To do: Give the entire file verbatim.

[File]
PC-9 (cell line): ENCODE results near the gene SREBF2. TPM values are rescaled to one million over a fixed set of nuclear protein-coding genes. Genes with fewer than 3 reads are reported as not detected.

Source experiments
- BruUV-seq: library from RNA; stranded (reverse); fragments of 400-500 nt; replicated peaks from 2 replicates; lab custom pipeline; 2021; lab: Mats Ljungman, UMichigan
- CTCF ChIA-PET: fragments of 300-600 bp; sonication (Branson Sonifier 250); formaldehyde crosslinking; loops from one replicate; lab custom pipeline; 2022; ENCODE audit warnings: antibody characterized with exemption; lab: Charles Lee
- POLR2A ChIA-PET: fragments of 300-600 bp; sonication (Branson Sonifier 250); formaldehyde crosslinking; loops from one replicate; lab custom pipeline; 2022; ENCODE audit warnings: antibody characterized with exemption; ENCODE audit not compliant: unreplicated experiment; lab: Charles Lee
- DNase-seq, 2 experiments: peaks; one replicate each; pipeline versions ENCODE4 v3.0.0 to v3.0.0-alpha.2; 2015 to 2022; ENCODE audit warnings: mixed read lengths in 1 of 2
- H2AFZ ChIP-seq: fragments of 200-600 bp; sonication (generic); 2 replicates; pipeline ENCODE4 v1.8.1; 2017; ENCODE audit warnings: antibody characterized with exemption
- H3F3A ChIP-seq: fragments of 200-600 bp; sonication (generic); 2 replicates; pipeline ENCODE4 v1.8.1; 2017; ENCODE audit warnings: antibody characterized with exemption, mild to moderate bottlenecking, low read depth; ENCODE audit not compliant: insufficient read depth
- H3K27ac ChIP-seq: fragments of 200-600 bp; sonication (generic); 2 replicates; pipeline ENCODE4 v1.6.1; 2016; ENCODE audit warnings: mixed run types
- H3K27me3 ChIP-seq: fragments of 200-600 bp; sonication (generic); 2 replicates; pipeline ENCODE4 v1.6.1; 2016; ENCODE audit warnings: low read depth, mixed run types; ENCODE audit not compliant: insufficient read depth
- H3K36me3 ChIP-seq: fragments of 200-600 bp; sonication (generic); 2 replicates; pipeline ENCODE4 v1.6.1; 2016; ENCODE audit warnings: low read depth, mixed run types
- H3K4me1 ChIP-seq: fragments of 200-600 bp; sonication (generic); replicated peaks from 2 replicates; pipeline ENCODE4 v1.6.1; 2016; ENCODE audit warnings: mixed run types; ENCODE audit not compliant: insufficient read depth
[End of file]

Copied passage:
PC-9 (cell line): ENCODE results near the gene SREBF2. TPM values are rescaled to one million over a fixed set of nuclear protein-coding genes. Genes with fewer than 3 reads are reported as not detected.

Source experiments
- BruUV-seq: library from RNA; stranded (reverse); fragments of 400-500 nt; replicated peaks from 2 replicates; lab custom pipeline; 2021; lab: Mats Ljungman, UMichigan
- CTCF ChIA-PET: fragments of 300-600 bp; sonication (Branson Sonifier 250); formaldehyde crosslinking; loops from one replicate; lab custom pipeline; 2022; ENCODE audit warnings: antibody characterized with exemption; lab: Charles Lee
- POLR2A ChIA-PET: fragments of 300-600 bp; sonication (Branson Sonifier 250); formaldehyde crosslinking; loops from one replicate; lab custom pipeline; 2022; ENCODE audit warnings: antibody characterized with exemption; ENCODE audit not compliant: unreplicated experiment; lab: Charles Lee
- DNase-seq, 2 experiments: peaks; one replicate each; pipeline versions ENCODE4 v3.0.0 to v3.0.0-alpha.2; 2015 to 2022; ENCODE audit warnings: mixed read lengths in 1 of 2
- H2AFZ ChIP-seq: fragments of 200-600 bp; sonication (generic); 2 replicates; pipeline ENCODE4 v1.8.1; 2017; ENCODE audit warnings: antibody characterized with exemption
- H3F3A ChIP-seq: fragments of 200-600 bp; sonication (generic); 2 replicates; pipeline ENCODE4 v1.8.1; 2017; ENCODE audit warnings: antibody characterized with exemption, mild to moderate bottlenecking, low read depth; ENCODE audit not compliant: insufficient read depth
- H3K27ac ChIP-seq: fragments of 200-600 bp; sonication (generic); 2 replicates; pipeline ENCODE4 v1.6.1; 2016; ENCODE audit warnings: mixed run types
- H3K27me3 ChIP-seq: fragments of 200-600 bp; sonication (generic); 2 replicates; pipeline ENCODE4 v1.6.1; 2016; ENCODE audit warnings: low read depth, mixed run types; ENCODE audit not compliant: insufficient read depth
- H3K36me3 ChIP-seq: fragments of 200-600 bp; sonication (generic); 2 replicates; pipeline ENCODE4 v1.6.1; 2016; ENCODE audit warnings: low read depth, mixed run types
- H3K4me1 ChIP-seq: fragments of 200-600 bp; sonication (generic); replicated peaks from 2 replicates; pipeline ENCODE4 v1.6.1; 2016; ENCODE audit warnings: mixed run types; ENCODE audit not compliant: insufficient read depth